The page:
seat post height?

songwriter Posts: 109
edited December 2007 in Road beginners
Is there a golden rule? Must your leg extend straight to the pedal with a parallel foot to the floor?
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  • Smokin Joe
    Smokin Joe Posts: 2,706
    The knee should still have a bend in it when the pedal is at it's lowest point, you've run out of power by the time the leg is completely straight. There are plenty or articles on the net that deal with positioning, Sheldon brown is a site worth checking out.
  • dennisn
    dennisn Posts: 10,601
    Sit on the bike with one foot clipped in. Put the heel of your other foot on the other
    pedal. With that pedal all the way down at 6 oclock your leg should be almost fully
    extended. Move the saddle up or down if it isn't. This will allow for the proper bend in your leg when you are clipped in. Smoken Joe is right on in saying that you don't want
    your legs to be fully extended when you ride. There needs to be some knee bend at the bottom of the pedal stroke. Spinning is really hard if you have your legs fully extended
    and to much bend at the bottom makes your thighs work harder than need be.

    dennis Noward
  • feel
    feel Posts: 800
    Hi songwriter if you are checking your seat height also worth checking its fore & aft position. When your feet are in the quarter past nine position they usually reckon the bone just below your knee cap on your front leg should be vertically above the spindle of that pedal. The easiest way to check is to get someone to take a digital photo of you on the bike.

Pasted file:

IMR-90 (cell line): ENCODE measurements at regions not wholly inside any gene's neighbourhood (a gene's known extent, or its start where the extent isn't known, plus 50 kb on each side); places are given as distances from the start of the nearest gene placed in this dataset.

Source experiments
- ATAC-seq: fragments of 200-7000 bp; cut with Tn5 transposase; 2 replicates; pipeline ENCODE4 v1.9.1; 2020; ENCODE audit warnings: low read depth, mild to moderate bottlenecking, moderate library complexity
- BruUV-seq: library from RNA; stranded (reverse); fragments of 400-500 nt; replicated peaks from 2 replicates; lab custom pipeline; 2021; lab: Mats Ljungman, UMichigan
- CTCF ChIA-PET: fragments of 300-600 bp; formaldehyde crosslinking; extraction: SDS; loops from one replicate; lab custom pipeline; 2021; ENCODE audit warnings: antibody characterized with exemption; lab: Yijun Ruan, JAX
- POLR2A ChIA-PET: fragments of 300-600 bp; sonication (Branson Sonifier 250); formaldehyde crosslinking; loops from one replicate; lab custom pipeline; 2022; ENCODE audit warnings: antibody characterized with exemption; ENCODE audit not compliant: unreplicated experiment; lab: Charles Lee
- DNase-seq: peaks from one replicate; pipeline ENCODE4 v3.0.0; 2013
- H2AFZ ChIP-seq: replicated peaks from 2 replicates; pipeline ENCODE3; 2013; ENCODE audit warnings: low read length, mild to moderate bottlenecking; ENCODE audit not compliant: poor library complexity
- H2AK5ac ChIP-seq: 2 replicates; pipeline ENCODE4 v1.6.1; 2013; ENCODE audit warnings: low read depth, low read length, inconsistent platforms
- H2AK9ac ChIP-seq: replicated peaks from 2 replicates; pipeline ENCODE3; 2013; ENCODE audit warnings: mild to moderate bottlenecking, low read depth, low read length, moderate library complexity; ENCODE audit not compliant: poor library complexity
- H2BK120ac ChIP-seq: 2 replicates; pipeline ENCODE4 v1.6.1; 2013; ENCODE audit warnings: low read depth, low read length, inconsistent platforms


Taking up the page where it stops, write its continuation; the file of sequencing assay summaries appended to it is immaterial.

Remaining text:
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  • Cajun
    Cajun Posts: 1,048
    Saddle Height
    With the right frame size, you'll be able to set your correct saddle height, which will be within a centimeter of .883 x inseam length, measured from the center of the bottom bracket to the low point of the top of your saddle. This allows full leg extension, with a slight bend in the leg at the bottom of the pedal stroke.

    LeMond recommends that you then shorten this length by 3mm when using clipless pedals. Also, you might consider a slightly taller saddle height if you ride with your toes down and your heel raised. Most importantly, make any changes in saddle height gradually, and give your body time to adapt to the new position.
  • John.T
    John.T Posts: 3,698
    Get someone to ride behind you and check if your pelvis is rocking on the saddle. If so it is too high. The heel on the pedal method is a good starting point but it is only that. If you tend to ride toes down it will be too low, if heel down then maybe too high. Your saddle should be as high as you can ride comfortably with no pelvis rock. Too high or too low and you will loose power.
    The knee over pedal spindle is also only a good starting point. We all ride and are built differently so no formula will work to find the 'best' position, only a starting point.
  • Mettan
    Mettan Posts: 2,103
    Also keep an eye on your saddle height in relation to knee joint forces - too low and it'll substantially increase patella-femoral forces, too high and it'll add increased strain on your cruciate ligaments.